How We Help

How We Help…

Protecting Children

For more than a decade, Save the Children has been protecting children from abuse, neglect, exploitation, and violence in all regions of the world. Our programs focus on the most vulnerable children while aiming for the safety and well-being of all children. Working with governments, international organizations, and local community partners, we strive to create lasting change with improvements in policy and services that protect children whether in a natural disaster, conflict, or development setting.

Some examples of our child protection program activities include creating Child Friendly Spaces in emergencies, reunifying separated and unaccompanied children with their families in emergencies, developing public awareness campaigns against child trafficking, piloting training programs for social workers to provide supportive care to families and children and advocating for more effective national protection policies and child welfare reform. An important part of all of Save the Children’s child protection work, however, is the participation and leadership of the children themselves. To this end, we actively support child clubs and other child-led activities that educate children on how to protect themselves, and empower them to call for action in their communities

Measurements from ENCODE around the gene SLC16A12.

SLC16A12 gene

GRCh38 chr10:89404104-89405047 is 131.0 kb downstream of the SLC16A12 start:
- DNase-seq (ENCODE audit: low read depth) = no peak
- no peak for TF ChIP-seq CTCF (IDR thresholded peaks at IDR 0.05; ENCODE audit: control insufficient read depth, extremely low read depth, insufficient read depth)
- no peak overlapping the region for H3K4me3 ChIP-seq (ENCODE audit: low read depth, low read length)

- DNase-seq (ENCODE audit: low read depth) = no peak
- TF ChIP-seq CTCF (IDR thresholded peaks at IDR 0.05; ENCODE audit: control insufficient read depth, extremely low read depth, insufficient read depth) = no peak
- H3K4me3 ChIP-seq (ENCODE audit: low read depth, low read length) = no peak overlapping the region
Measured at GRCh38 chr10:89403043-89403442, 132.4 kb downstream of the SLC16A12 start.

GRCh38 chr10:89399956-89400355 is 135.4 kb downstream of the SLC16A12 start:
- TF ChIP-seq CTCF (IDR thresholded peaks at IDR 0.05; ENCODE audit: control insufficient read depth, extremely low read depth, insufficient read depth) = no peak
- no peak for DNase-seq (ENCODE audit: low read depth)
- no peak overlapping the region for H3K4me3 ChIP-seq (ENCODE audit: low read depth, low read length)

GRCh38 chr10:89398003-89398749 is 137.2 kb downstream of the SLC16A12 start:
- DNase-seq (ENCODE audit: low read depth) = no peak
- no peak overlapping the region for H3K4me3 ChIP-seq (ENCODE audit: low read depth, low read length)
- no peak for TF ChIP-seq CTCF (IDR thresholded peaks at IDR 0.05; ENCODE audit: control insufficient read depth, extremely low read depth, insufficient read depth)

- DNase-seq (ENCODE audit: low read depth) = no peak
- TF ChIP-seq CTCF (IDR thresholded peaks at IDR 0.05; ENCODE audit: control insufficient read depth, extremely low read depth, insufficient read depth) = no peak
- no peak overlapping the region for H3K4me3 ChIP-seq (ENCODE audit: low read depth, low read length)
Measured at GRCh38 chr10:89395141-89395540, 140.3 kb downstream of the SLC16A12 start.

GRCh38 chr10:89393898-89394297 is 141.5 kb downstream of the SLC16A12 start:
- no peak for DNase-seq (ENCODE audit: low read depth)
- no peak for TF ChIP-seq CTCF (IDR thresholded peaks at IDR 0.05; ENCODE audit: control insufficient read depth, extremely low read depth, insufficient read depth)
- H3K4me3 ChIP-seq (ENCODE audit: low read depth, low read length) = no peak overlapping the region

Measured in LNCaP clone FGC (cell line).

Protecting Children in Emergencies: In addition to responding to children’s most basic needs during emergencies, Save the Children recognizes that all children are particularly vulnerable to a range of risks like separation from family, recruitment into armed forces, sexual exploitation and gender-based violence, physical harm, and psychosocial distress.

Protecting Children from Exploitation: Because child trafficking is lucrative and often linked with criminal activity and corruption, it is hard to estimate how many children suffer from it. However, trafficking and exploitation is an increasing risk to children around the world. Often they are trafficked for commercial sexual exploitation, such as prostitution, or for labor such as domestic servitude, agricultural work, factory work, mining or child soldiering. There are 215 million children engaged in child labor, with 115 million of those children in hazardous work.